Maybe I’ve given a hint of this in the first part about the color palette but consistency isn’t just about colors. It’s also different parts in an image that creates the DNA of the look. Some of them are contrast, black levels, highlight roll-off, and saturation.
Take a look at these different stills I graded below.
These are different shots, filmed with different cameras, and different models but if these clips are to be placed in a single film, the audience won’t be distracted because they have the same look.
They don’t have to exactly match since there will be different scenarios, different lighting, etc. They have to feel right instead of looking perfectly matched.
These are things that can be well understood by taking color grading courses.
Make them look unreal
In feature films and short films, I create looks that are visually appealing but don’t distract the audience but in travel films, it’s okay to push the colors and create looks that aren’t realistic.
People who are watching travel films have a different purpose from watching Netflix movies. The travel film audience wants to be Wowed most of the time. That’s why you see the sea water becoming really blue, you see the desert becoming orange-red, etc.
One of my favorite travel video creators is Sam Kolder. He is a perfect example of creating unrealistic looks and wowing the audience.
It’s okay to create these pushed look with travel films.
Be in your audience’s shoes for a moment. Imagine, they are tired from work or stressed out, and they opened up Youtube to watch a travel video. They looked for a keyword like “Universal Studio Japan and your videos appear.” They opened it and everything looked normal. Unless it’s a Vlog, chances are, your audience will be looking for another USJ video to watch.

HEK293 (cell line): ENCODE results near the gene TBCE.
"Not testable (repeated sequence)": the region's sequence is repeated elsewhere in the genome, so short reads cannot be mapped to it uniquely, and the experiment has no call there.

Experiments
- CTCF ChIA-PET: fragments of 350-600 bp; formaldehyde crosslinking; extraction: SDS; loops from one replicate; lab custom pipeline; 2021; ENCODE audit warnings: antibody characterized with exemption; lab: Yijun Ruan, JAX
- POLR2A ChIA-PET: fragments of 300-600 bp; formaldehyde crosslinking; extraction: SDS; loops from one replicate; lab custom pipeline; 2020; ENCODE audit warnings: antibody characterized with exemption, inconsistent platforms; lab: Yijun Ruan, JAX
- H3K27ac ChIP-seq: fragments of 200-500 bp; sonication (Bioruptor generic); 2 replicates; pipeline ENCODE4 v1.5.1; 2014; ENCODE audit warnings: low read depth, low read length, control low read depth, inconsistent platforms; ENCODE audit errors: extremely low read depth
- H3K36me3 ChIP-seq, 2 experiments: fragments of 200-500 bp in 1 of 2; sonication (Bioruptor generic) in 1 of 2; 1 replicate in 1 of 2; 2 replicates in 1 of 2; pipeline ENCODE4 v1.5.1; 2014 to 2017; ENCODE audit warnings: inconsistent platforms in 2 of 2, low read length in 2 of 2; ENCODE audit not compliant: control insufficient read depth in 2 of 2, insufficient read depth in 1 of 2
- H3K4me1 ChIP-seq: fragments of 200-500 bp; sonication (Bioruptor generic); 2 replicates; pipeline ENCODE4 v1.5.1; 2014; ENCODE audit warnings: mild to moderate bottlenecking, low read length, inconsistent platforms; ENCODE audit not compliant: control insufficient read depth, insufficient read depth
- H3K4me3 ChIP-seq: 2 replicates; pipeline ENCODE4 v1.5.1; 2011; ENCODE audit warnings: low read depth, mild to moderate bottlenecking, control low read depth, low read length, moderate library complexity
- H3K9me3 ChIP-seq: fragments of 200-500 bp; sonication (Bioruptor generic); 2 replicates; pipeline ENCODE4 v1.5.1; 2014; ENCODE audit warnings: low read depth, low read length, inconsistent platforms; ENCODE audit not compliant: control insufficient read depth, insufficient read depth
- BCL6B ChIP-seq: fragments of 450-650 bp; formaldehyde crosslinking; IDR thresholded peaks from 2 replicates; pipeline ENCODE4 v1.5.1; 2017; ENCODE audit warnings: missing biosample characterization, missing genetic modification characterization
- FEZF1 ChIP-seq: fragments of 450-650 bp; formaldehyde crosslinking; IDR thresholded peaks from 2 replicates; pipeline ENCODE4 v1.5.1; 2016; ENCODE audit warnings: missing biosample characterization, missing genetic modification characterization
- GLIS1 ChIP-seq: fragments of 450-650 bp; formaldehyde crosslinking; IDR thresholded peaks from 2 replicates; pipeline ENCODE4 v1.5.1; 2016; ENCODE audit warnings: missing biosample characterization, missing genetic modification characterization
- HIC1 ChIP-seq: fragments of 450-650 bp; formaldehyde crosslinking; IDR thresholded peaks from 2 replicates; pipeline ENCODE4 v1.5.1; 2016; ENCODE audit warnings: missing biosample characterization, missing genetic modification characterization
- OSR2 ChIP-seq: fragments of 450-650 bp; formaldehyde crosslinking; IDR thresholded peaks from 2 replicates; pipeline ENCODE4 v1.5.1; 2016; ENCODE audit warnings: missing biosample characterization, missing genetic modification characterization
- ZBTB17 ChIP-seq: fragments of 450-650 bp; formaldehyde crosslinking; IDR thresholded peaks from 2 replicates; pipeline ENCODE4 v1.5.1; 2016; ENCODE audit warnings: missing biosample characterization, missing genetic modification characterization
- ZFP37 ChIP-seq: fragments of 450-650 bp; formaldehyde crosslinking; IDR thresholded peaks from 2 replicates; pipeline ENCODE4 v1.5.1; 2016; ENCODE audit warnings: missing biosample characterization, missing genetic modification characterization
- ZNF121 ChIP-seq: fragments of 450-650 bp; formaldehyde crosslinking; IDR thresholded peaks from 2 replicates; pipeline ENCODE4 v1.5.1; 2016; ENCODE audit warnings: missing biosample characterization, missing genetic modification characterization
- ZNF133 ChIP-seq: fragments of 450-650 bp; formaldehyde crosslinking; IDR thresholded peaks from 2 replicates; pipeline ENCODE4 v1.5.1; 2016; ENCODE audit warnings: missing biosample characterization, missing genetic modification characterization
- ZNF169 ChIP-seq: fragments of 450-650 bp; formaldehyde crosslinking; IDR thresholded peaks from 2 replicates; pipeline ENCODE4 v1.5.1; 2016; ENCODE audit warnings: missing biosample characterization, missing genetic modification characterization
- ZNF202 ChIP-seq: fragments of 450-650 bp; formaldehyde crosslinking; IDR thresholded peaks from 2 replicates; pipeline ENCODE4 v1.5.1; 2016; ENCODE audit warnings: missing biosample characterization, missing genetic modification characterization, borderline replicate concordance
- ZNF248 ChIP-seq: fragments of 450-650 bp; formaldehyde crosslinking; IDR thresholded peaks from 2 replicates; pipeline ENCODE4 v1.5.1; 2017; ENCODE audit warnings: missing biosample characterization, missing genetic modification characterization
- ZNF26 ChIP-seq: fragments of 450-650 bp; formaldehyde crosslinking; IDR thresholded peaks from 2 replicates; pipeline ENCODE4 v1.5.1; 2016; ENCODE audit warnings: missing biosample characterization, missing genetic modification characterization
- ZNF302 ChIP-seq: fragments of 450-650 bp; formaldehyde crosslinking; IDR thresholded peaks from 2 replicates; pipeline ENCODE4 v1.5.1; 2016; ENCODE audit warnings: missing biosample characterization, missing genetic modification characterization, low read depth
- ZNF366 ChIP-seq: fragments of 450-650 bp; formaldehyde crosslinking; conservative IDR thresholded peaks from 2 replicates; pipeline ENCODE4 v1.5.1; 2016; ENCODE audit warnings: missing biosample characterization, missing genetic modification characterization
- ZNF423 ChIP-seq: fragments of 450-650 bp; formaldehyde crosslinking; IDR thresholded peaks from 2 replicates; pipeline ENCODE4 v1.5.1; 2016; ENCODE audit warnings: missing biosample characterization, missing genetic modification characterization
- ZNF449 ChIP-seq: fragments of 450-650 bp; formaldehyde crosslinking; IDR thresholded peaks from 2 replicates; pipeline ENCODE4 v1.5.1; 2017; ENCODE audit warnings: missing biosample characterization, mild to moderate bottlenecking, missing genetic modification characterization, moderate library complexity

Even if you don’t create something unreal, make it look interesting enough to captivate your audience.
Master using the secondaries
If you’re filming using old cameras, you’re not gonna have the luxury to mask out things. The trick is in the secondary curves. These are hue vs hue, hue vs sat, etc.
You can create stunning looks by just using these curves. Instead of masking the denim jacket and changing the color to using the color wheels.
Go to hue vs hue and adjust the hue of the blue. Moving the blue curve upwards gives you a teal look that is very useful in creating orange and teal looks.
These are tools that even professional colorists are using in Feature films. We use the tools that will get us to the goal faster. If it can be done using the curves, why use the qualifier? Unless you’re going to create something with it like adding texture to the denim jacket.
Use one node each to qualify the highlights, skin, and shadows
If you’re using DaVinci Resolve, this trick will benefit you a lot.
Create a parallel node just like this.
This will be a very general selection to even in 8-bit footage, you can do this.
Now, when you qualify the highlights, you’re going to select mostly the sky or the bright lamps indoors. You can lower it down to have a better highlight roll or add a bit of color to the sky.
For the skin tone, try to create a great selection but if not, select more of the mid-tones so that you’ll include all the skin. You can adjust your mid-tones slightly as well.
For the shadows, if you select them without selecting your mid-tones and highlights, you’re going to be able to have more freedom in adjusting them like making them milkier or crushing them. This is very useful when you are already satisfied with everything but the shadows.
Try these things out and you’ll see a drastic improvement in your travel films.
As far as I’d like to teach you more about color grading, it’s best learned in color grading courses. I personally recommend Freelance Colorist Masterclass if you’re a complete beginner. At the end of the course, you’re going to feel confident in your decisions in color grading any film you create.